Radiofrequency ablation
of the facet joints

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Specialized procedures

Radiofrequency ablation of the facet joints

This procedure is also known as thermocoagulation, posterior ramus blocks and percutaneous facet denervation.

This treatment involves facet joint denervation, or “burning” the nerve (posterior medial branch) that innervates the posterior vertebral joint.


The facet joints may be responsible for pain at every level of the spinal column. Patients who responded well to the medial branch block tests may benefit from facet ablation.



The results are usually satisfactory when patients have been properly selected through medial branch block testing. Relief can be permanent, but it is more commonly temporary. In fact, the posterior medial branch may grow back over time. A second ablation can then be performed if it is considered necessary.



The physician identifies the location of the posterior medial branch under fluoroscopic guidance (radiography). After disinfecting the skin and applying a local anesthetic if needed, he ensures the trocar is properly positioned on the nerve (posterior medial branch) using low-intensity electrical stimulation. If not, the needle is repositioned and the low-intensity electrical stimulation is repeated until the trocar is properly positioned.

A deep anesthetic is then administered. A higher-intensity current is then applied, which heats the trocar tip and “burns” the nerve. This part of the treatment is usually painless because the patient has been locally anesthetized. The procedure may be applied at several levels of the spine. After the treatment, the patient returns to the recovery room for approximately 20 minutes.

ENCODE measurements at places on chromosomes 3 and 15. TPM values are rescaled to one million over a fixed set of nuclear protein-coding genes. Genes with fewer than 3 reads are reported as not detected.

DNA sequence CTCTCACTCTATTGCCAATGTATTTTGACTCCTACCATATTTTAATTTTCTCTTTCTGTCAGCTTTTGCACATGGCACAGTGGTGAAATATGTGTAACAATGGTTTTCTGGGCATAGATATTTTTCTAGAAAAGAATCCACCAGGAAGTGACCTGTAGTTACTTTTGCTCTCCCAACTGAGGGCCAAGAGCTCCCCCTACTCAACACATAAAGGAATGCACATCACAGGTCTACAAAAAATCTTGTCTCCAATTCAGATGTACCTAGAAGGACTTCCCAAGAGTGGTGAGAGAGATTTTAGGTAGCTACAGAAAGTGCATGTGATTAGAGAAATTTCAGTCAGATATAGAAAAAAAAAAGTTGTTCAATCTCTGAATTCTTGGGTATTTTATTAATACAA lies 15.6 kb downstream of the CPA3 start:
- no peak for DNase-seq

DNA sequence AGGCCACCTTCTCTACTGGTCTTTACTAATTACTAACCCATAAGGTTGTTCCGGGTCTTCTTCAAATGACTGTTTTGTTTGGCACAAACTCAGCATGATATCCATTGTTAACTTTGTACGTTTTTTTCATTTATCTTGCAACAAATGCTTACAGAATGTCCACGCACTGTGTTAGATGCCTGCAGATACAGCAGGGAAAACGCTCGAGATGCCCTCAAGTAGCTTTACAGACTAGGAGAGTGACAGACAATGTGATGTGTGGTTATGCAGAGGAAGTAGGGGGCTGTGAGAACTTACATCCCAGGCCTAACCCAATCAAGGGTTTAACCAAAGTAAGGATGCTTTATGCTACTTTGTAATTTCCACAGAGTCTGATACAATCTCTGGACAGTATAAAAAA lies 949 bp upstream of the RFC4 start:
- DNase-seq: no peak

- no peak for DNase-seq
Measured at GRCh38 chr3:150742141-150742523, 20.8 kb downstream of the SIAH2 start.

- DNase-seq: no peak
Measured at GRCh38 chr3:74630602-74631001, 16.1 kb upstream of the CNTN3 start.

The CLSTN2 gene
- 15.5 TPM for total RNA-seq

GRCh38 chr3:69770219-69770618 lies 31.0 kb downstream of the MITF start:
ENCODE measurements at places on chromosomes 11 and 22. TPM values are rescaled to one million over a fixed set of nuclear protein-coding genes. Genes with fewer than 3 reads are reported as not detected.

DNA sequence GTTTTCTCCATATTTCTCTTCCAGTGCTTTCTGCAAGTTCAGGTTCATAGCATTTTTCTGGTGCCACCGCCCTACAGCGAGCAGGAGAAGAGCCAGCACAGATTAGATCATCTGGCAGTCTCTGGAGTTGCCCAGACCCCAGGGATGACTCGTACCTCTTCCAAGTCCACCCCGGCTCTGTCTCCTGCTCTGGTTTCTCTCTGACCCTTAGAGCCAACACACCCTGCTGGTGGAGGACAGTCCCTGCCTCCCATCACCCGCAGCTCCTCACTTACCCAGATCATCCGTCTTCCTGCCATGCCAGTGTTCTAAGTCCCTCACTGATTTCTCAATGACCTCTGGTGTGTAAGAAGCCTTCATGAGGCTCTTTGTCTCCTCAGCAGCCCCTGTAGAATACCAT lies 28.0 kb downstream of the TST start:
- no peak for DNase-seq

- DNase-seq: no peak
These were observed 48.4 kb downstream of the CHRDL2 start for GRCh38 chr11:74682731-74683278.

Side effects:

After the procedure, the patient may feel numbness or weakness in a limb due to the anesthetic administered during the procedure. These temporary symptoms may last from a few minutes to a few hours.


Complications :

Complications are essentially related to the injection, the anatomy involved and the substances injected. Using radiography to confirm the trajectory of the trocar during the procedure enhances its safety. The low-intensity electrical stimulation administered before the treatment also helps prevent complications. The risks of complications, such as infection or hemorrhaging, are the same as for any other type of injection, and are quite rare.



Sometimes the use of anticoagulants and Plavix must be stopped before the procedure. If this is necessary, the patient’s prescribing physician must authorize a temporary pause of these medications. This procedure is contraindicated during pregnancy. Report all allergies to medications or contrast agents to the physician. Please note that ablation cannot be performed on patients who have a pacemaker.